See also: Splinter

English edit

English Wikipedia has an article on:

Pronunciation edit

Etymology 1 edit

From Middle English splinter, from Middle Dutch splinter, equivalent to splint +‎ -er.

Noun edit

splinter (plural splinters)

  1. A long, sharp fragment of material, often wood.
    1. A small such fragment that gets embedded in the flesh.
  2. A group that formed by splitting off from a larger membership.
  3. (bridge) A double-jump bid which indicates shortage in the bid suit.
  4. (linguistics) A fragment of a component word in a blend.
Synonyms edit
Derived terms edit
Translations edit

Etymology 2 edit

From the noun splinter.

Verb edit

splinter (third-person singular simple present splinters, present participle splintering, simple past and past participle splintered)

  1. (intransitive) To come apart into long sharp fragments.
    The tall tree splintered during the storm.
  2. (transitive) To cause to break apart into long sharp fragments.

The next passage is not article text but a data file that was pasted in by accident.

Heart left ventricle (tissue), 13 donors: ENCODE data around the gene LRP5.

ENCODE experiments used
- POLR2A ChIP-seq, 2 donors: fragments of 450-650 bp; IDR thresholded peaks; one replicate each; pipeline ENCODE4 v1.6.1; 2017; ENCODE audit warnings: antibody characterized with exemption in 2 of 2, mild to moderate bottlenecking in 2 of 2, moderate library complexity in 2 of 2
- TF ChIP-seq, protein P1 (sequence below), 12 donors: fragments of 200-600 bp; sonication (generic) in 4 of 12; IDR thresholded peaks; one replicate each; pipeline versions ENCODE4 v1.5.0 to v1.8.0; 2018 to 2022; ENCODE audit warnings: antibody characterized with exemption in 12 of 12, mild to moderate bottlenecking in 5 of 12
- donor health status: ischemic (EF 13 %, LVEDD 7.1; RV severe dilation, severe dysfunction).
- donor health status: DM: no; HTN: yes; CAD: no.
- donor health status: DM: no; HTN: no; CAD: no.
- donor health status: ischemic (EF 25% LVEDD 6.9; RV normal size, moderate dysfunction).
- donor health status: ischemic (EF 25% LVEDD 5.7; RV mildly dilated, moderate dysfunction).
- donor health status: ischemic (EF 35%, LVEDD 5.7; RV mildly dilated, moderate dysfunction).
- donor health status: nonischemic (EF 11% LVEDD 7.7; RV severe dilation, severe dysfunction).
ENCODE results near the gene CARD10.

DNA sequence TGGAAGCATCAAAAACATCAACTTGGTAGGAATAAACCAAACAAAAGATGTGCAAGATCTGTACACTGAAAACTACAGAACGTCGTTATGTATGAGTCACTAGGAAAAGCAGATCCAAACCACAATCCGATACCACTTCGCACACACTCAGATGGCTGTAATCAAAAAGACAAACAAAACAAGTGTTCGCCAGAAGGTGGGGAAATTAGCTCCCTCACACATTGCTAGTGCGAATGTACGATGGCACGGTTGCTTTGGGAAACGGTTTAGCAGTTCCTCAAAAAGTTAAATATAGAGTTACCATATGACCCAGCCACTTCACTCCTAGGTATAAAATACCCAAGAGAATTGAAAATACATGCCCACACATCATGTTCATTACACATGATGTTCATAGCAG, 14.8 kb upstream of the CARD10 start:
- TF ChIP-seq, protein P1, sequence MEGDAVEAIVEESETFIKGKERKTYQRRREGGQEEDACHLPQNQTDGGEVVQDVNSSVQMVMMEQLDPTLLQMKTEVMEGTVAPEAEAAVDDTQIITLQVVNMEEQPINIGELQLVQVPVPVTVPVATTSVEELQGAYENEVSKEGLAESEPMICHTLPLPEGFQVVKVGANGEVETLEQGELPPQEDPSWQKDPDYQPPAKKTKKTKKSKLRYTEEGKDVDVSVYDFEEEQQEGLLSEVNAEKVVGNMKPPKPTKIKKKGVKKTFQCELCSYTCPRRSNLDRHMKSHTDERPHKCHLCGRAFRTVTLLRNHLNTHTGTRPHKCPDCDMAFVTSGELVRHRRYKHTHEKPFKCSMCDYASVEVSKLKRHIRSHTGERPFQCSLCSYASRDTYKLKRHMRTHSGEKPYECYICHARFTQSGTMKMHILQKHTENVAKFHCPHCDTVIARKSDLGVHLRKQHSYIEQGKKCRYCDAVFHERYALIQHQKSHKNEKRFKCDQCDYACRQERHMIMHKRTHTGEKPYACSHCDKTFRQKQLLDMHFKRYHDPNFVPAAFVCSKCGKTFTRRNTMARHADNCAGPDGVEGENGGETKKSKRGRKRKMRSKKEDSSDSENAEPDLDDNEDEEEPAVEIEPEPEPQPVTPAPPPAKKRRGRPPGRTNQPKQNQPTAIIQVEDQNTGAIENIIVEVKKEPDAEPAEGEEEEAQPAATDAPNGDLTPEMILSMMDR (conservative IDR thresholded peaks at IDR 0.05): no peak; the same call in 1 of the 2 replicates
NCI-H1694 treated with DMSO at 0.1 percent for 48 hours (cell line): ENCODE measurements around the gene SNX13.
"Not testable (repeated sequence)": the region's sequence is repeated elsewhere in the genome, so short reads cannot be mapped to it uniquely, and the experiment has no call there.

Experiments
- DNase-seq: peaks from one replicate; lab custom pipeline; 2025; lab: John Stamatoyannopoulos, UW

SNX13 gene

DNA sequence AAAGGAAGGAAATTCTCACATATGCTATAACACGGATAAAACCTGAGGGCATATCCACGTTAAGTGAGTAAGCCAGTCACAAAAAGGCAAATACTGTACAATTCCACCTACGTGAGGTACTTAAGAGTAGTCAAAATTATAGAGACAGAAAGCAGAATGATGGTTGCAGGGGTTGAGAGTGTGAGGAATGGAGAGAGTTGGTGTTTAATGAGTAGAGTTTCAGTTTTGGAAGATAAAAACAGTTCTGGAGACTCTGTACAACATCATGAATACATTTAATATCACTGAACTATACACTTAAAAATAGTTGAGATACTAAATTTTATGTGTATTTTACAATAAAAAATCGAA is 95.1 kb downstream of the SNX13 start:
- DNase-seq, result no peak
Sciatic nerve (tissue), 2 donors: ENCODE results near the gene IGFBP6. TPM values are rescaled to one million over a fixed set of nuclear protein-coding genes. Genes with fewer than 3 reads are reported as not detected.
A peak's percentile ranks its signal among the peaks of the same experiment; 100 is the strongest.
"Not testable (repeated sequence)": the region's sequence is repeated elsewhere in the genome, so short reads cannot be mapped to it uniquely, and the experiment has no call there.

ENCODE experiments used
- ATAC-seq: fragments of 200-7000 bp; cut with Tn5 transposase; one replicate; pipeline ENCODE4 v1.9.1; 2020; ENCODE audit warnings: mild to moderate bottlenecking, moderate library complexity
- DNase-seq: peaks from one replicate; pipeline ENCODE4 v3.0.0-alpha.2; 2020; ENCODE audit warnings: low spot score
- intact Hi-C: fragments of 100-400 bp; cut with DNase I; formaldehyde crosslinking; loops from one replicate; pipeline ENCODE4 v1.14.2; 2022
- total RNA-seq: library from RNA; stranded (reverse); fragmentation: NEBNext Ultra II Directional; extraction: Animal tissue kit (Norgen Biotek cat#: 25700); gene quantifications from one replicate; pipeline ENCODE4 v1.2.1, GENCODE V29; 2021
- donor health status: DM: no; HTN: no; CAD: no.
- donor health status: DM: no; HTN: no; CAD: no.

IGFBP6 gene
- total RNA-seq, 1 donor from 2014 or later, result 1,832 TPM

His third kick splintered the door.
    • 1855–1858, William H[ickling] Prescott, History of the Reign of Philip the Second, King of Spain, volumes (please specify |volume=I to III), Boston, Mass.: Phillips, Sampson, and Company, →OCLC:
      After splintering their lances, they wheeled about, and [] abandoned the field to the enemy.
  3. (figuratively, of a group) To break, or cause to break, into factions.
    The government splintered when the coalition members could not agree.
    The unpopular new policies splintered the company.
  4. (transitive) To fasten or confine with splinters, or splints, as a broken limb.
    • 1659, Matthew Wren, Monarchy Asserted Or The State of Monarchicall & Popular Government:
      it will be very hard for Me to Splinter up the broken confuséd Pieces of it.
Related terms edit
Translations edit

Dutch edit

Etymology edit

From Middle Dutch splinter.

Pronunciation edit

Noun edit

splinter m (plural splinters, diminutive splintertje n)

  1. splinter (long, sharp fragment of material)

Derived terms edit

Descendants edit

  • Negerhollands: splinter
  • Papiamentu: spleenter (dated)